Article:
I had heard stories about État de Choc on Le Petit Clocher du Portalet. Vivid descriptions of a majestic prow jutting into the sky, but for some reason it remained off my radar. Last August when my brother Cosmin and friend Lucio Rinetti proposed that we do a long weekend in Cadarese and then a route on the Petit Clocher du Portalet I had to say, “yes”.
It was then that I finally saw a photo of this amazing pillar, a shark fin carving the sky. At once enchanting and menacing. Even the superlative words had not done this mountain justice. I was blown away by the beauty of that pillar in the photo so we had to go.
After a long day in Cadarese climbing cracks, we awoke on day two and drove directly over to Switzerland where we hopped on the gondola to begin our approach. During the approach march the pillar is hidden until the final minutes and at the moment we crested the final hill I knew that the photos could no do it justice. To arrive there was truly mind blowing. Sharp, prominent and intimidating.
By now it was noon-time so the three of us jumped on one of the easier routes on the pillar to sample the rock and prepare for my real goal – Etat de Choc, 7a+ 280m. The climbing that first day was a good introduction and I was super motivated to give the much more serious Etat de Choc an attempt, however my partners felt otherwise. After a day testing out their limited crack skills, they had decided Etat de Choc would be too much of a stretch.
Thankfully, that night two strong friends of Lucio arrived – one with zero crack experience and the other a crack machine – and, since Lucio and Cosmin were set on another line, I partnered with the new strangers.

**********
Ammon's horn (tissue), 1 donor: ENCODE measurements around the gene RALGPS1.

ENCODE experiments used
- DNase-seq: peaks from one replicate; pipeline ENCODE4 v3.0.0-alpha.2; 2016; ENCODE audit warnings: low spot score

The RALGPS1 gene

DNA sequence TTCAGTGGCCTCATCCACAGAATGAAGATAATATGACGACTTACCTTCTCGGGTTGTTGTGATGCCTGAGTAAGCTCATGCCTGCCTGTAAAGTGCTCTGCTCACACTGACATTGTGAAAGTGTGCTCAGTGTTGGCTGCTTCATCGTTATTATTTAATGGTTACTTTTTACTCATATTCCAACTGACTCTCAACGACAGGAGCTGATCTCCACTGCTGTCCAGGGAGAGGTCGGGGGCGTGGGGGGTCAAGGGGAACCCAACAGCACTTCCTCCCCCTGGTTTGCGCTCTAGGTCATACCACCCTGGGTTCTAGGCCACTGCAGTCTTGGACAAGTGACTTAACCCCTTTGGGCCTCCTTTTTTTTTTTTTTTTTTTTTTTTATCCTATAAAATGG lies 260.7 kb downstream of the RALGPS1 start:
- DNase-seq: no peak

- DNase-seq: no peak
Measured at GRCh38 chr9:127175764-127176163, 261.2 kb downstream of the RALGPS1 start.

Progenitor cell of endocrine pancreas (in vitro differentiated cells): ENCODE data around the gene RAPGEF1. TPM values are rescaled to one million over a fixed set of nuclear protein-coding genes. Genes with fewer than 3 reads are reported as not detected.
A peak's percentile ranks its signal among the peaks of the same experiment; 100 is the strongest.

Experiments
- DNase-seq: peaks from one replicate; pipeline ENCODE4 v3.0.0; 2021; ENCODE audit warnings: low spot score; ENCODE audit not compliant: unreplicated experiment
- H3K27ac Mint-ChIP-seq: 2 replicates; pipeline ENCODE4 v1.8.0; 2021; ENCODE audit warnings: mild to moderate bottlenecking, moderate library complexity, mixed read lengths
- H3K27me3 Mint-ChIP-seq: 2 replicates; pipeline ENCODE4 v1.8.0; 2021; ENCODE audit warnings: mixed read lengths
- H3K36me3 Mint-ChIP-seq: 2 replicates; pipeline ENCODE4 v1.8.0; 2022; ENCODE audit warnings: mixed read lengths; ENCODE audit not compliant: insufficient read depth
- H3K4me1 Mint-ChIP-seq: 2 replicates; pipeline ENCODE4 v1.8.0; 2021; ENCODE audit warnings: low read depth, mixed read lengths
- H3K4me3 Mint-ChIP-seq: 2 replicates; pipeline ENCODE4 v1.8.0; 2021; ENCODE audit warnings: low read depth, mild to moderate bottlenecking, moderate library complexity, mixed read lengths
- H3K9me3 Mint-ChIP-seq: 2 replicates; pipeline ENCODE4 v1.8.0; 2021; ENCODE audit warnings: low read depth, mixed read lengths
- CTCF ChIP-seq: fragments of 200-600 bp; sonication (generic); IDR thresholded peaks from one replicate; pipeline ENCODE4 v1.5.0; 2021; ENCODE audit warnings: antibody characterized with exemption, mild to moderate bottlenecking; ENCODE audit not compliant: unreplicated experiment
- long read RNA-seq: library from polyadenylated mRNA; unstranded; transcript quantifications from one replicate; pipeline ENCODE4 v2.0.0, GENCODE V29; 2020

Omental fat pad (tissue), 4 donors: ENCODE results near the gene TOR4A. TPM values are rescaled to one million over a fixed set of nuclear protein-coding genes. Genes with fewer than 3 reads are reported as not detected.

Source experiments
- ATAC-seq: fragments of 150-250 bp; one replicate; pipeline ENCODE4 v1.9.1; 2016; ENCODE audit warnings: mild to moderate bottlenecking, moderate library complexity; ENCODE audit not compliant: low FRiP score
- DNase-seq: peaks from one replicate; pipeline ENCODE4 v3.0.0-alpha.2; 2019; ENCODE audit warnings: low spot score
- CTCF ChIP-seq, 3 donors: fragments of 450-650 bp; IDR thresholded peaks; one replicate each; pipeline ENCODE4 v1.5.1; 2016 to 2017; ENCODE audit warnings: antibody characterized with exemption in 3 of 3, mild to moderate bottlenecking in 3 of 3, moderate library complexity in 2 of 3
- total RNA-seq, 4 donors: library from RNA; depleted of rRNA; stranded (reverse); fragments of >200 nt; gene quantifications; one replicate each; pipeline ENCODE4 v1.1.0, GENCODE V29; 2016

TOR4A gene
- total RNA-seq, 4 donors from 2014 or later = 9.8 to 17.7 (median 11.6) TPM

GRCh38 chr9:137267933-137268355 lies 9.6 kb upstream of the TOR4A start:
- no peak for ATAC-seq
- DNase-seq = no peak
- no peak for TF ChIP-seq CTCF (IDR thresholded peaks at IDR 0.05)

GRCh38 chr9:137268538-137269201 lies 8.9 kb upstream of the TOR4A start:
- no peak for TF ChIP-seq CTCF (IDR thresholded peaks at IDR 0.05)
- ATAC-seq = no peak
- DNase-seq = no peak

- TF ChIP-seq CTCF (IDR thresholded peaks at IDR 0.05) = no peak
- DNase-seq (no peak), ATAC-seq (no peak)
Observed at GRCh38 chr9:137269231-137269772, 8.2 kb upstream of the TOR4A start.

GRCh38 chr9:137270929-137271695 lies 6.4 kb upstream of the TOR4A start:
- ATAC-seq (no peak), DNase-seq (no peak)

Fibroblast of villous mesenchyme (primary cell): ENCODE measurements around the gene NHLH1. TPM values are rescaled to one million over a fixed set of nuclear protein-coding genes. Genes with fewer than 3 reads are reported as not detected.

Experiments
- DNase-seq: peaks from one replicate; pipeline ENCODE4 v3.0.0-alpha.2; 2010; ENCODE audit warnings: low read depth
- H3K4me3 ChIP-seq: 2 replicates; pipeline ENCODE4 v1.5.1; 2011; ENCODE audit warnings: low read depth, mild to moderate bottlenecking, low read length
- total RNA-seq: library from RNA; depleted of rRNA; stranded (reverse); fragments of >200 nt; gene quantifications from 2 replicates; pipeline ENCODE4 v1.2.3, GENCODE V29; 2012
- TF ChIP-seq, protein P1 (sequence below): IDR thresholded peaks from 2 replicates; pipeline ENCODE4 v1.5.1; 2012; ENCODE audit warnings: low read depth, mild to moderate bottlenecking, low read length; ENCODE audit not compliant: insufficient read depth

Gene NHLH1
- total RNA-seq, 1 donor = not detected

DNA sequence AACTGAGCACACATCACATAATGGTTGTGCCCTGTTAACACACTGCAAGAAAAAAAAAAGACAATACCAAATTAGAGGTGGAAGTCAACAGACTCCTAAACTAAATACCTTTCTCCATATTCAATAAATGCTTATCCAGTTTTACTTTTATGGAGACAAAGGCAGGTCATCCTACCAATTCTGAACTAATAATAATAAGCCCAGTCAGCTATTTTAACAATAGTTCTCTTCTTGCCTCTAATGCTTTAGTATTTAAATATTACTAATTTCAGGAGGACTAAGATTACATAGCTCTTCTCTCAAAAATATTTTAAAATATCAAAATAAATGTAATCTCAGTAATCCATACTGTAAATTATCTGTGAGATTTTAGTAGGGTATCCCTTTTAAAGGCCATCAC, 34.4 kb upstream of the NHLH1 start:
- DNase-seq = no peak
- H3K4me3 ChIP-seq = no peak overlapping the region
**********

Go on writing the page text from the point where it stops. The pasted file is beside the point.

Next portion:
Standing at the base and gazing up the pillar I tried to envision the sensations of climbing up the distinct and long running crack system leading to the summit. I was standing before my first major crack adventure. As we swapped leads and gained momentum, the climb itself was everything I imagined. Sustained, exposed with no bolts for protection, yet everything in its place for the climb.
On the first crux pitch it was my go. 40m of hand crack with an interlude of run-out slab, finally returning to a larger crack, by which time I had basically run out of useful gear and energy. I unclipped my final piece of gear, a blue #3, and forced it into the crack, tipped out, a mental life saver. I briefly wondered if my seconds would be able to retrieve it and set off into the final stretch, hard fought meters of jams with the pump redlining in my forearms and my calves burning. I gasped, reaching the belay, clipped in and slumped onto the rope. My hardest trad onsight to date – exposed, mental and majestic!
Swapping leads with my partners we topped out, gassed and very satisfied, onto the narrow, blocky summit. Not an ideal place to relax, so we started our descent right away, knowing we’d have to walk down 3hrs because it was by now too late for the gondola!
With tired legs we rejoined Lucio and Cos to celebrate. I was in a daze. My hardest crack and trad ascent to date: Etat de Choc 7a+ 280m.
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